There is nothing quite like the excitement of starting the design of a new evaluation—at least that’s how we feel in the Methods Team at the Independent Evaluation Group (IEG). Much like how architects begin their work with a blank canvas to tackle a seemingly simple task hiding much complexity, evaluators start their work with a blank page to address seemingly simple questions hiding much complexity. Questions like “What interventions work, for whom, under what circumstances, and how?” motivate most IEG evaluations.

The answers to this question are complex and depend on (i) the nature of the interventions—for IEG this means assessing large portfolios of World Bank Group interventions that are multilevel, encompass multiple sites, and pursue outcomes that are often hard to measure; (ii) the nature of the system and institutional structures in which the interventions are embedded; and (iii) the nature of causality and how change takes place.

In IEG evaluations, these three aspects coalesce to turn seemingly simple questions into “wicked problems,” which, in turn, require elaborate methodologies to address them. To answer questions about complex interventions in equally complex contexts, we require evaluative approaches that span multiple sources of evidence, multiple methods to collect data and analyze them, and multiple perspectives to interpret the results.

Just like any good architectural design, a good methodological design requires creativity and collaboration, rigor, and pragmatism.

Creativity and collaboration

Fortunately, in this type of complex evaluative space, there is no ‘gold standard’ or ‘silver bullet’ methodology that could be replicated in all contexts. This where the art comes in. Much creativity and collaboration are essential for identifying the right design for a specific evaluation. This involves scouring sources of data for information and evidence that may be telling but less obvious initially. A blank canvas also allows evaluators to search across social science disciplines for useful theories, for promising methods to collect and analyze data, and for ways of combining them to bring out multiple perspectives and arrive at sound judgments.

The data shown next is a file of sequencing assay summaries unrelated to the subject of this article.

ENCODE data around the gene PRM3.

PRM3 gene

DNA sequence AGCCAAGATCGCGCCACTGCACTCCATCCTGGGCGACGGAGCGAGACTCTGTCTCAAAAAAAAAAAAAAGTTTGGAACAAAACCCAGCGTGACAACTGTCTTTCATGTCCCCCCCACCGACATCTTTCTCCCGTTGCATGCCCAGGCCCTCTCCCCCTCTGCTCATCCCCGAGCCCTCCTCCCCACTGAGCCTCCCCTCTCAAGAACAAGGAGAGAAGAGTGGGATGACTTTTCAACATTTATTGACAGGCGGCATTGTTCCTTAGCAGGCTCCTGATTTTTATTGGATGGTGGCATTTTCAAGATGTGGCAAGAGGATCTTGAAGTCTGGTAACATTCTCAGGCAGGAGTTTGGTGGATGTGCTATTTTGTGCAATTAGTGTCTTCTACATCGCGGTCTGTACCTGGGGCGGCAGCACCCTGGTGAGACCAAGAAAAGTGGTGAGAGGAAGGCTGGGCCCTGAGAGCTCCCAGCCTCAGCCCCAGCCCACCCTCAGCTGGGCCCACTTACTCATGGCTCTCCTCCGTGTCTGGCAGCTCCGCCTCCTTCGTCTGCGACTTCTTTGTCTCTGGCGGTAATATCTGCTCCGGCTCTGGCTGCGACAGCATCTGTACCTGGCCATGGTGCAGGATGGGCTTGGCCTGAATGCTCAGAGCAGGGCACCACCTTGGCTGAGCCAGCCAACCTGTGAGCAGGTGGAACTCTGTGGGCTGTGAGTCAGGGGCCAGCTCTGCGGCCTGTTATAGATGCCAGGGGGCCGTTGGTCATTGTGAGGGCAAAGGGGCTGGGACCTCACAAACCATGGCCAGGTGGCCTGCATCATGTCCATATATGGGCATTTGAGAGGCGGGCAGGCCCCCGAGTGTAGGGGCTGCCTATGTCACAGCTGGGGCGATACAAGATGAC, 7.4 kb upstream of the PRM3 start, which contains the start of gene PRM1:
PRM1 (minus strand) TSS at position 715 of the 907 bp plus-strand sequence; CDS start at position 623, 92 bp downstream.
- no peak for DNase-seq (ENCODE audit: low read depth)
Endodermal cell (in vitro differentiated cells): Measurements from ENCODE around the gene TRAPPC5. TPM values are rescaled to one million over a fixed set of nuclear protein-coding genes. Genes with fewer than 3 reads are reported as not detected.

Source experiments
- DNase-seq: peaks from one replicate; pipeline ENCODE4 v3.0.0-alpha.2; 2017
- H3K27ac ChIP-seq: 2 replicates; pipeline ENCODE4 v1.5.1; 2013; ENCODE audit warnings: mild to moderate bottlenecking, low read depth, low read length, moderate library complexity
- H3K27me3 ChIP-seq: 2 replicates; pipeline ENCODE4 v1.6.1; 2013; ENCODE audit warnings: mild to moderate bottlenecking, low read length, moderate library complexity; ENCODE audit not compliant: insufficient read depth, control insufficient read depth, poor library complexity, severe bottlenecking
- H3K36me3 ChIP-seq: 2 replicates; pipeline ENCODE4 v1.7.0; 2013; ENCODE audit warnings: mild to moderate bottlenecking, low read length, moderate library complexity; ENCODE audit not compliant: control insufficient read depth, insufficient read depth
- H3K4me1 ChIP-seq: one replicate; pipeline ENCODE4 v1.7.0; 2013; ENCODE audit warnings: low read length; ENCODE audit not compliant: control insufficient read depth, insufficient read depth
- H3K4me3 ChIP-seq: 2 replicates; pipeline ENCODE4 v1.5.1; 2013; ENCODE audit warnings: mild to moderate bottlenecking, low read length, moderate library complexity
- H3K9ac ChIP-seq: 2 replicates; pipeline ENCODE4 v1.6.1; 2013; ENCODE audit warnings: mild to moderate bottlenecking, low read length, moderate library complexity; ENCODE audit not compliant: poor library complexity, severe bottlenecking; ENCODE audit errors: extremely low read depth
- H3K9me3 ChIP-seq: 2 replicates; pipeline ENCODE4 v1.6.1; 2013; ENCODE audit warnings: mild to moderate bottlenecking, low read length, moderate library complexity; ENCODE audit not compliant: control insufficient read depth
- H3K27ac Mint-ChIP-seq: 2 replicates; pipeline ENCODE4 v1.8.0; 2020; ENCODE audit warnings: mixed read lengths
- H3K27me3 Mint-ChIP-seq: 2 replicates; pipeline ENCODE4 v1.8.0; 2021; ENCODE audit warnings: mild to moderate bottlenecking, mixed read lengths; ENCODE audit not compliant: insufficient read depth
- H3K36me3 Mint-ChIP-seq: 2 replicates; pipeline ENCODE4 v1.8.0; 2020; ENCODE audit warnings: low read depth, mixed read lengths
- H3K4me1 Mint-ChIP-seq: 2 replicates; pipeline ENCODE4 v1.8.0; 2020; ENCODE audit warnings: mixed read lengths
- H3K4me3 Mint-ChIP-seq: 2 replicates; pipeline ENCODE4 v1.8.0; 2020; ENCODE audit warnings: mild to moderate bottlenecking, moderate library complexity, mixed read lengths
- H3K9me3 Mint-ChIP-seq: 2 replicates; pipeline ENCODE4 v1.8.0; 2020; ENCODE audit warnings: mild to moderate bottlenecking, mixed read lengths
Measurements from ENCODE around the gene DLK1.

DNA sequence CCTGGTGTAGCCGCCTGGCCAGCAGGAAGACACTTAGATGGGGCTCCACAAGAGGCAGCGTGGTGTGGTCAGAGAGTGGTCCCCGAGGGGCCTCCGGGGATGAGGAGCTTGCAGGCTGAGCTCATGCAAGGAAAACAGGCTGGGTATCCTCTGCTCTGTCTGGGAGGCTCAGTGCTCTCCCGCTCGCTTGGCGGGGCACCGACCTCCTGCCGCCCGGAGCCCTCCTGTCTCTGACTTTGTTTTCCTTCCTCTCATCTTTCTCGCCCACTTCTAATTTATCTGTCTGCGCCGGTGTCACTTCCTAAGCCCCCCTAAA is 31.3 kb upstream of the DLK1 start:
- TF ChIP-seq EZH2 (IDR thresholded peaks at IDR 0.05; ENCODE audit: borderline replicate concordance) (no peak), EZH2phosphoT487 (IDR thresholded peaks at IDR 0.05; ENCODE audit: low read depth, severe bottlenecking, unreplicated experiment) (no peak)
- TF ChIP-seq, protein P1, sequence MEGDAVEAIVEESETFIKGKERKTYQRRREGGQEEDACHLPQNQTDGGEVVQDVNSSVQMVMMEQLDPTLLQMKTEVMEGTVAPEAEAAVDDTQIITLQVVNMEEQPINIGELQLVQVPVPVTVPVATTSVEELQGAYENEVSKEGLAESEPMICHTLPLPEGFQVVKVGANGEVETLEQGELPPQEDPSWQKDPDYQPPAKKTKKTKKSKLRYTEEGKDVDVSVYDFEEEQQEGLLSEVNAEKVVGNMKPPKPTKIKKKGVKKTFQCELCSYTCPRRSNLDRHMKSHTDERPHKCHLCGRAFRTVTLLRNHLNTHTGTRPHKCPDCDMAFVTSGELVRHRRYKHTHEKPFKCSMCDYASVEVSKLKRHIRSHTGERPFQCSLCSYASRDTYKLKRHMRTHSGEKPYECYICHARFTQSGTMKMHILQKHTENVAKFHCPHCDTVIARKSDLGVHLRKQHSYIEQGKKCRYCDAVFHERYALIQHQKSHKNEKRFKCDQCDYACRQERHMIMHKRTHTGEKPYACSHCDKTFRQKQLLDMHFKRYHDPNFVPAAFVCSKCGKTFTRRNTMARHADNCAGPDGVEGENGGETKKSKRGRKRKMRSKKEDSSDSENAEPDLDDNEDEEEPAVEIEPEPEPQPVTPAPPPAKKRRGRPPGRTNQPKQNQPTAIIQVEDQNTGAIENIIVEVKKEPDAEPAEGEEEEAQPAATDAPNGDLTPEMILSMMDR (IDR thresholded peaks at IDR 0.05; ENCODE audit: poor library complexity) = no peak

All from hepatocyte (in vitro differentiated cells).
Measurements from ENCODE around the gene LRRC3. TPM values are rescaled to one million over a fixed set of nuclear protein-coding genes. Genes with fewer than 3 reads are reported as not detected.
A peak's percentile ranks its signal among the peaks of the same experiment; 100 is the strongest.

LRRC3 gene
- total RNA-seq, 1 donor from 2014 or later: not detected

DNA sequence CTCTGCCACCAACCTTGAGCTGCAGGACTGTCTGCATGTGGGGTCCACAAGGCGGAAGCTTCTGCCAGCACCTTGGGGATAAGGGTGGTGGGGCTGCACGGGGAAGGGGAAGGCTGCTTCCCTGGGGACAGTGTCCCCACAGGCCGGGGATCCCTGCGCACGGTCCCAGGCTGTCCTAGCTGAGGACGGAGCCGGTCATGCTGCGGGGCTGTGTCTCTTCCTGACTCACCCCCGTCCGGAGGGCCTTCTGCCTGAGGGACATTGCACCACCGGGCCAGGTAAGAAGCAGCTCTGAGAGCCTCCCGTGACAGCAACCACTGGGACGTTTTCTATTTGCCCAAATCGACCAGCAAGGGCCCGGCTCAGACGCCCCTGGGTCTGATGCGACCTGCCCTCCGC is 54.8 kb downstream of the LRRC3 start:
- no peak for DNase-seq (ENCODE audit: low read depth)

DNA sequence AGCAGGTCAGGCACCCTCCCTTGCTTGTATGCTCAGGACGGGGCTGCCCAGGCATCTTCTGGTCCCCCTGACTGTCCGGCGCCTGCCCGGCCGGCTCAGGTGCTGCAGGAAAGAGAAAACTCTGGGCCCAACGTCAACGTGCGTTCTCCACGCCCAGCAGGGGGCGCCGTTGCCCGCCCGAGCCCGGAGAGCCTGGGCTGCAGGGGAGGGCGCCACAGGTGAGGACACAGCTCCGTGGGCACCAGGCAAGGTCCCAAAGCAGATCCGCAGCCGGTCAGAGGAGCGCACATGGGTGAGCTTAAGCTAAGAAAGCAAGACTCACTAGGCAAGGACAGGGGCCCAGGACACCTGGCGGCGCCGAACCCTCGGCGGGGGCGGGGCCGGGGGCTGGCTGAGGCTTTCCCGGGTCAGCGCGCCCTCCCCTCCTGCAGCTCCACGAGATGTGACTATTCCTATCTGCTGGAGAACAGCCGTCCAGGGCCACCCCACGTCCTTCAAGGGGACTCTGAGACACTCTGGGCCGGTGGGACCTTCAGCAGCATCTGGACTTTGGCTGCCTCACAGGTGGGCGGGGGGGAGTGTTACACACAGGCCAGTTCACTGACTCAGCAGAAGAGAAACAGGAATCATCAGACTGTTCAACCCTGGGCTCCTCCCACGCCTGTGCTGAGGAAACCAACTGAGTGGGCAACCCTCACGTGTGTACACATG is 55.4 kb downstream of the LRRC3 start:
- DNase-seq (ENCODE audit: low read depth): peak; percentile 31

We are only bound by our own imagination. New textual and imagery data, technologies, machine learning, and artificial intelligence (AI) are now abundantly available to bolster our capacities and to encourage us to find new ways to harness these options along with in-depth qualitative and quantitative inquiry.

This is why innovation is a core mandate of the IEG Methods Team. In partnership with IEG evaluation teams, we identify new opportunities for using data, applying innovative methods of inquiry, or mixing them in unique ways. The evaluation questions and intended use of the insights they deliver always drive the process, but a healthy dose of risk-taking and creative power is also involved. We have written blogs, made presentations, and created the Methods Paper Series to catalog some of our experiments and share what we learn along the way with clients, partners, and the global evaluation community.


In architecture, art needs to be coupled with the rigor of science and construction techniques for the beautiful buildings to endure. In evaluation, the methodological scaffolding also needs to be robust, fully thought-through, and then implemented so that it can uphold the credibility of the evaluative enterprise.

Fortunately, in this instance, evaluators can rely on a rich set of cross-disciplinary rules and guidelines on how to theorize properly, how to conduct systematic social science inquiry, how to uphold standards of rigor in implementing the chosen methods, and how to triangulate multiple pieces of evidence to arrive at findings that are valid and reliable. This often boils down to being clear about the decisions that were made in implementing the methodology and transparency about the limitations of the data and methods, as well as the level of certainty and uniqueness of the evidence found.


An architectural masterpiece will not see the light of day if it does not meet the clients' requirements of budget, space, and function. Similarly, a rigorous, innovative, and beautiful evaluation design is one that is fit for purpose. Under real-world evaluation conditions, this means the design is implemented in time to inform decision-making processes, is within budget, and is done in a way that yields insightful findings, practical lessons, and recommendations for a range of stakeholders. It also means that the methods employed, data used, and analytical techniques applied must arrive at results that can be translated into plain and easily communicated messages.

Pragmatism must be a core tenet of the type of methodological advice and support that the Methods Team provides to IEG colleagues. There is a craft to evaluation design—a know-how that balances innovation and risk-taking with a clear grasp of the types of skills, project management ability, team dynamics and composition, timeline, and budget it takes to realize the vision. It takes a diverse team with complementary skills to deliver an impactful evaluation, much like the way it takes a range of specialized skills to turn an architectural design into a building that is both beautiful and solid.

For more on IEG’s innovative approach to methods, please see:

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